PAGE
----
Okay, so the guy hasn’t had too many breaks. Don’t blame him for brooding.
Complicating the situation in Arkham Asylum is the true motivation behind the Joker’s plot. Always a fan of the chemicals, Joker has secretly funded the research of one Dr. Young, a brilliant young scientist in the employ of the asylum who has begun to mess around with Bane’s super-steroid Venom, developing a new and more potent version called Titan which can supposedly be used to help patients survive Arkham’s more… aggressive treatments. The Joker staged this elaborate ruse just so he could take the research for himself and use the Titan serum to amass an army of superhumans.
Unfortunately, the drug transforms a normal musclehead into a mindless, hulking monstrosity, although with deadly consequences. (spoiler: highlight to reveal) Anyone who takes this rudimentary form of Titan is on borrowed time. Their hearts give out sooner rather than later. When the Joker juices up on the stuff himself for the final bout with “Titan Joker”, or rather with the nameless thugs he sics on you while taunting you from a distance (?), the effects he suffers from the experimental drug leads to some of the events of the next installment, Arkham City.
Though several portions of the game are linear, Batman will eventually enter Arkham proper and the area opens up, allowing him space to explore, glide, crawl, grapple and zipline as much as he wants. Certain areas remain inaccessible until progressing through the storyline or achieving new gadgets, but this never feels too restricting or frustrating. It feels natural. Speaking of the feel of the game, it’s claustrophobic. That’s probably the best description I can think of for Arkham Asylum. It’s really a tiny space occupied by the worst of the worst and everyone is out to kill you. This is something that I think the more open-world sequels somehow lost track of, the claustrophobia which was thematically appropriate and downright oppressive in Asylum.
Speaking of phobias, one of the highlights of the game are the Scarecrow sequences. We’ve already mentioned that Asylum likes to play with Batman’s psyche. In doing so, it makes you feel as if you’re going a little crazy, yourself. The Scarecrow sequences involve intense hallucinations of Bruce’s parents, either being killed or reprimanding from beyond the grave for failing them. Dredging up that emotion core of what makes the Batman do what he does and be what he is, a man outside the law who brutalizes criminals with his bare hands.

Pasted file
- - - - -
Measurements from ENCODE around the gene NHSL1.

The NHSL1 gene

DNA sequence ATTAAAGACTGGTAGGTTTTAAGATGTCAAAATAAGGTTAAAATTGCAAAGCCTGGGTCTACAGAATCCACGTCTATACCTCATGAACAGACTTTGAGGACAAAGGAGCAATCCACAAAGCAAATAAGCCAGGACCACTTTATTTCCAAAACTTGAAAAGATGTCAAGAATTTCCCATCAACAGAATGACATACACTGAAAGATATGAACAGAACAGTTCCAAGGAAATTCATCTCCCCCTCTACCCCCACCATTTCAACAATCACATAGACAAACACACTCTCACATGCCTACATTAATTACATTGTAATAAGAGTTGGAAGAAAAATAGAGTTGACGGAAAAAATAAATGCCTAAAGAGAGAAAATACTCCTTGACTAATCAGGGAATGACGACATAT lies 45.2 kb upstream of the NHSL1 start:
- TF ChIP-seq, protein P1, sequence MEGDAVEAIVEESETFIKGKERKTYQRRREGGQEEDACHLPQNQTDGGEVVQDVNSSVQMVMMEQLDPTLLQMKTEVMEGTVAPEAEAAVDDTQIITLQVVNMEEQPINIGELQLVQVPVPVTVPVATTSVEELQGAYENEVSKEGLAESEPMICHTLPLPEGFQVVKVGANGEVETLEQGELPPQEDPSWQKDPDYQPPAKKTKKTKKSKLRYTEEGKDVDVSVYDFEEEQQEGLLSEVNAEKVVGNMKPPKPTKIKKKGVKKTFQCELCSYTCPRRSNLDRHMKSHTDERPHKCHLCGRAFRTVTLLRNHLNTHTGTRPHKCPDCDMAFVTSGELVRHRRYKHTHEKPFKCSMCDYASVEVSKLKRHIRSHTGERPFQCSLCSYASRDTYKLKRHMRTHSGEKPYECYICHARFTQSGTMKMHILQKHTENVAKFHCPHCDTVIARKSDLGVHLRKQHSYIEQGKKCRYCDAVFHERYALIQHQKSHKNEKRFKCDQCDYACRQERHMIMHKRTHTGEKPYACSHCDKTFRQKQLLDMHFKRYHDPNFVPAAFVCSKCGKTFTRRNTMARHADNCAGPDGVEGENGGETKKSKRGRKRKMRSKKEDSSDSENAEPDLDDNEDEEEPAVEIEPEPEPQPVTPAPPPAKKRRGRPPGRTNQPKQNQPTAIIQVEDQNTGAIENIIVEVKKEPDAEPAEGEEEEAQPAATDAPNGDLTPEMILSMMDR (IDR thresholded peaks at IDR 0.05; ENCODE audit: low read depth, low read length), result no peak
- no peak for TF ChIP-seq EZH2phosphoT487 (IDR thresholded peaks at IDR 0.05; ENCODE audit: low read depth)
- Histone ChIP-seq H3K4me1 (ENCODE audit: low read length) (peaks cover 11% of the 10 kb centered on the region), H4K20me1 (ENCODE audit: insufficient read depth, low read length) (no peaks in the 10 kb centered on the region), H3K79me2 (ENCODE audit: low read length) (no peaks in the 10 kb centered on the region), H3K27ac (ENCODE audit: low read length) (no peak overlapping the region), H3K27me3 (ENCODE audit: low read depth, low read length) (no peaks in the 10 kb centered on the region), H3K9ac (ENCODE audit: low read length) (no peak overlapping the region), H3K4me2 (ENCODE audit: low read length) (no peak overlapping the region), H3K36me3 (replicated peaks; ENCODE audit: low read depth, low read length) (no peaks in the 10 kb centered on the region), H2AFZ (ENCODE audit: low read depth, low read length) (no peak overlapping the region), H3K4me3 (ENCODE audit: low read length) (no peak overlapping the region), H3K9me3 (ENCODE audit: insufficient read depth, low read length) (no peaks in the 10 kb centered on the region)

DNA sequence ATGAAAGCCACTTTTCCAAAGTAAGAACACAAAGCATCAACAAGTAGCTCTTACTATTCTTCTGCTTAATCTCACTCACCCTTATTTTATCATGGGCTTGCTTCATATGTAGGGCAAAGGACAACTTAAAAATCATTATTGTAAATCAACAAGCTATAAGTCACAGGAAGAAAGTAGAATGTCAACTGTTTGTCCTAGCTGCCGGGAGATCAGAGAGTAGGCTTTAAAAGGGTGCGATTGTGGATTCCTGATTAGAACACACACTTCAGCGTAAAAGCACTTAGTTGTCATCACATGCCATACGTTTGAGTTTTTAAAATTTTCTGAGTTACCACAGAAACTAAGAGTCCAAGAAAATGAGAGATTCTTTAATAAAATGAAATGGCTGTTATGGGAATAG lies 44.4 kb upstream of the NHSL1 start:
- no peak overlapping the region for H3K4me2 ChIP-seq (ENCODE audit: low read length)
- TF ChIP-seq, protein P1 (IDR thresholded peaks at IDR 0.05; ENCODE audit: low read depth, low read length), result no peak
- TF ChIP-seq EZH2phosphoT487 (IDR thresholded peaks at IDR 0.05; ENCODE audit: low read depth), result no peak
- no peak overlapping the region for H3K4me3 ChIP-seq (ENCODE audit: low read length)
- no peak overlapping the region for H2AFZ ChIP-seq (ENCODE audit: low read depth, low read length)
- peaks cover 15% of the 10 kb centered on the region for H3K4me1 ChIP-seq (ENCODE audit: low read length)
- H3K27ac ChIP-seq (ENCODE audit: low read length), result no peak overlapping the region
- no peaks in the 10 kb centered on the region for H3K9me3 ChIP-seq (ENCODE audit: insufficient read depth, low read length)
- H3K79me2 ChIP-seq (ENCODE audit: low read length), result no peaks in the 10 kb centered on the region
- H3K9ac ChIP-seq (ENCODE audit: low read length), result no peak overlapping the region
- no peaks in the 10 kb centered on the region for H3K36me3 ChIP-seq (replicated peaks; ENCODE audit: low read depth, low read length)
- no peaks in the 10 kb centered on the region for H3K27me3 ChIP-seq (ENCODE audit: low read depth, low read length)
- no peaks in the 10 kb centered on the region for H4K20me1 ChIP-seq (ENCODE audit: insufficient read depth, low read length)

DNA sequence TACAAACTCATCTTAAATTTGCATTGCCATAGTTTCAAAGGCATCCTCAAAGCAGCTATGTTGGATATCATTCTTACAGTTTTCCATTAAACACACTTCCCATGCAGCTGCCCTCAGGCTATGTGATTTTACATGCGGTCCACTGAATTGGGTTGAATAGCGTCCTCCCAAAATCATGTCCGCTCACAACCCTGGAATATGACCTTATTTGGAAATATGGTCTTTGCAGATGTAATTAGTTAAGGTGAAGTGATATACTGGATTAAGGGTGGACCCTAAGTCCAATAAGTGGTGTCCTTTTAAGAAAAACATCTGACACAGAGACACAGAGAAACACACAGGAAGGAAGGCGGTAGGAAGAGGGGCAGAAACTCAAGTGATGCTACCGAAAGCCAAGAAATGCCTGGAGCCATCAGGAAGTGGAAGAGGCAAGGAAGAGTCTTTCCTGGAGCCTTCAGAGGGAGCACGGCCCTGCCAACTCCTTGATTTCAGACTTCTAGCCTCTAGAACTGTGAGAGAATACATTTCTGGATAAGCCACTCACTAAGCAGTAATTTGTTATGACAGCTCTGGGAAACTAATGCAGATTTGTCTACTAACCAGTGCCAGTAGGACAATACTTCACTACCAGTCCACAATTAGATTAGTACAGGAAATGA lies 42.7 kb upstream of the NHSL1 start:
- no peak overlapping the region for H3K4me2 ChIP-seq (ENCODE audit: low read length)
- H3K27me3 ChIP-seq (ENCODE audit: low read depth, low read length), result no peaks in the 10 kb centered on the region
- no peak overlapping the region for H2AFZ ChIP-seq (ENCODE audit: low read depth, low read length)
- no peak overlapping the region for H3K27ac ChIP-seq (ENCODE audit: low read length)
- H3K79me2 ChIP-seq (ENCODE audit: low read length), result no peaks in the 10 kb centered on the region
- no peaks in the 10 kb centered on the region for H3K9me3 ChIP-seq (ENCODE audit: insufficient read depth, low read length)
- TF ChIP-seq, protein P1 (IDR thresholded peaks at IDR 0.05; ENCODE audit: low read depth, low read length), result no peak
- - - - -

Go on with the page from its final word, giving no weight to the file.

The voice acting in Asylum is some of the best you can find. Conroy has played the part of the Dark Knight for so long yet it never seems like he’s just dialing it in. His threatening baritone borrowed from the animated series fits perfectly in this new, much darker and more adult setting. Mark Hamill is of course the highlight. Nobody will ever be able to bring the kind of manic energy he did the role. He commands a range of tones that can be at once whimsical as a circus clown and then the next moment as snarling and menacing as a serial killer (though which is scarier isn’t clear). Arleen Sorkin also returns to her role as Harleen Quinzel, the role she built from the ground up in the animated series. This will be one of her last performances as the character, and you can hear the age in her voice now, but when she’s later replaced by another actress there’s just something missing.
Nearly all of the other voices are distinct and full of personality whether it’s Steven Blum’s Killer Croc or Tasia Valenza’s Poison Ivy. One incredible performance comes from Wally Wingert as the Riddler, a wretchedly narcissistic, arrogant braggart compulsively obsessed with besting the Batman’s intellect in order to prove his own.
The Riddler represents one of the stand out elements of this game and indeed of the series. Love it or hate it but the Riddler trophies and riddles are a sidequest that really helped to bring out the investigative aspect of the Dark Knight Detective, giving the audience an even more well-rounded portrayal of Batman than what we commonly see in film. This is the Batman of the comics: unstoppably determined, genius level engineer, technician and sleuth, capable of taking on entire mobs, prepared for any emergency, fueled by vengeance and dark as the night.
Batman’s journey through the labyrinthine hallways of Arkham is punctuated by intermittent taunts and insults by the Riddler via radio transmission. The riddles he has left to test the Dark Knight can be solved by examining architecture, symbols, statues, pictures or other unusual imagery, sometimes only accessible with Batman’s “Environmental Scan”. Most of the riddles will require Batman to find a secret question-mark symbol at the scene. For example, the Riddler pronounces with his trademark scoff and bravado: “My challenges appear to those with the correct position in life”. The word puzzle is solved by climbing the Clock Tower and looking down to the spot below where a secret segmented question-mark symbol appears under “detective mode”. The riddle isn’t just a fun distraction. Like many others it serves to deepen Batman’s world, highlighting the superiority complex of his riddling adversary.
Personally, I thought the Riddler’s challenges were an incredible compliment to the action and the fighting. These would become a hallmark of the franchise.
Finding patient interviews and adding them to Batman’s extensive person profiles is another lovely touch. These too add to the character of Batman’s rogues. You get to listen to the Joker playing a mental game of cat and mouse with his psychiatrist, Edward Nygma screaming about the stupidity of the sheeple beneath him, Waylon Jones growling his inhuman, cannibalistic hunger, and Jonathan Crane turn his interviewer into the interviewee as Crane slowly doses him with fear gas to learn what phobias lurk inside the poor man. They really nailed these characterizations and many of them are as frightening and disgusting like a real interview with a maniac would be. Rocksteady has shown to the world that Batman has the greatest set of developed villains ever.